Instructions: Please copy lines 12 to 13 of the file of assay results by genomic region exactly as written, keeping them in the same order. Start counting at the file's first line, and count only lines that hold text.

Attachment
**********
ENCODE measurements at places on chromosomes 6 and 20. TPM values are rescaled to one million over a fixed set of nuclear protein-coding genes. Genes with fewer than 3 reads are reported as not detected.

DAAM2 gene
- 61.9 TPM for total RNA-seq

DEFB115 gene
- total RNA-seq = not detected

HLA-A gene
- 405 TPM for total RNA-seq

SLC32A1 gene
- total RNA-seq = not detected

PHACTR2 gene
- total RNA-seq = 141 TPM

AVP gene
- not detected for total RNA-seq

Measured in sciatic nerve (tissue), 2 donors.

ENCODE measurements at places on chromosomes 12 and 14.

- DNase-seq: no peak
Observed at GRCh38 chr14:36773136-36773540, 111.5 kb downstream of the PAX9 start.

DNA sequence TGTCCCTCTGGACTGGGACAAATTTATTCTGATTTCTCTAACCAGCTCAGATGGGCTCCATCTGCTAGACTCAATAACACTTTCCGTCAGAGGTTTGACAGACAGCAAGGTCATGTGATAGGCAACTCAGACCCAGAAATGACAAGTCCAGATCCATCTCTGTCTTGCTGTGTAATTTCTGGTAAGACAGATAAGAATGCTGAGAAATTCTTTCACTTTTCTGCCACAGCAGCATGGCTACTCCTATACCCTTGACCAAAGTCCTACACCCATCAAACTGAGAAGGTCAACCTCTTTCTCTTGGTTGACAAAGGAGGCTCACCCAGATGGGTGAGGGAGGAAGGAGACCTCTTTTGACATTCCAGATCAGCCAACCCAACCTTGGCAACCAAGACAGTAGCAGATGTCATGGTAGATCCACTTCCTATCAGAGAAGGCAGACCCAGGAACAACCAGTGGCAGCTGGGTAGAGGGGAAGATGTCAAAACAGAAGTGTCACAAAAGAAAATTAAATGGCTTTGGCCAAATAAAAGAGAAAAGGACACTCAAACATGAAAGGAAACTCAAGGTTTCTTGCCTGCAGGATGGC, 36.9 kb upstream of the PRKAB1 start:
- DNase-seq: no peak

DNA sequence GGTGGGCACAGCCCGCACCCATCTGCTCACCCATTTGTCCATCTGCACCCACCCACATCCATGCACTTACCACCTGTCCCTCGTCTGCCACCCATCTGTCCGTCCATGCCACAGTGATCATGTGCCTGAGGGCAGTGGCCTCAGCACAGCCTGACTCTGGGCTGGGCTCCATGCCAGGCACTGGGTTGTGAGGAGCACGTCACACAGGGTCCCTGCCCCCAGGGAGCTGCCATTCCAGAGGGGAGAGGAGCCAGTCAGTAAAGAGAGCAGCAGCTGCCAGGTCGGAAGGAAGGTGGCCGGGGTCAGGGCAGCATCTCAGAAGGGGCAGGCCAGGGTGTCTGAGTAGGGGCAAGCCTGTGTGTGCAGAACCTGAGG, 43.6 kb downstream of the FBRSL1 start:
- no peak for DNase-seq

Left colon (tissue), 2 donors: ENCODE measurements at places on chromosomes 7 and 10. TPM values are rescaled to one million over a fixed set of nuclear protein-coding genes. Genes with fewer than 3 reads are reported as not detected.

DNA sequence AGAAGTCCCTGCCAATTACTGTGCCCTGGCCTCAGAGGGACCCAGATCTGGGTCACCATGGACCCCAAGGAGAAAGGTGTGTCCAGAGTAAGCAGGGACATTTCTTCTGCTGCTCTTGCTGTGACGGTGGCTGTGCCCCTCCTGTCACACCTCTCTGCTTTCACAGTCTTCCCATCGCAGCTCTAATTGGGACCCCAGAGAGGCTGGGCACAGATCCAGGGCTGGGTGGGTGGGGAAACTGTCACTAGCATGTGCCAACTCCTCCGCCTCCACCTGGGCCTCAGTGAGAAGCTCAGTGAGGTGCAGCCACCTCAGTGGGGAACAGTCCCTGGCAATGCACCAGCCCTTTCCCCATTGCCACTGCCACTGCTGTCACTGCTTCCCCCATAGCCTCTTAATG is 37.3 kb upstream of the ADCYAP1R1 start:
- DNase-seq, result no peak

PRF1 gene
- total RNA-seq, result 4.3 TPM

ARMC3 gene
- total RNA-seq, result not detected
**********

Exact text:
AVP gene
- not detected for total RNA-seq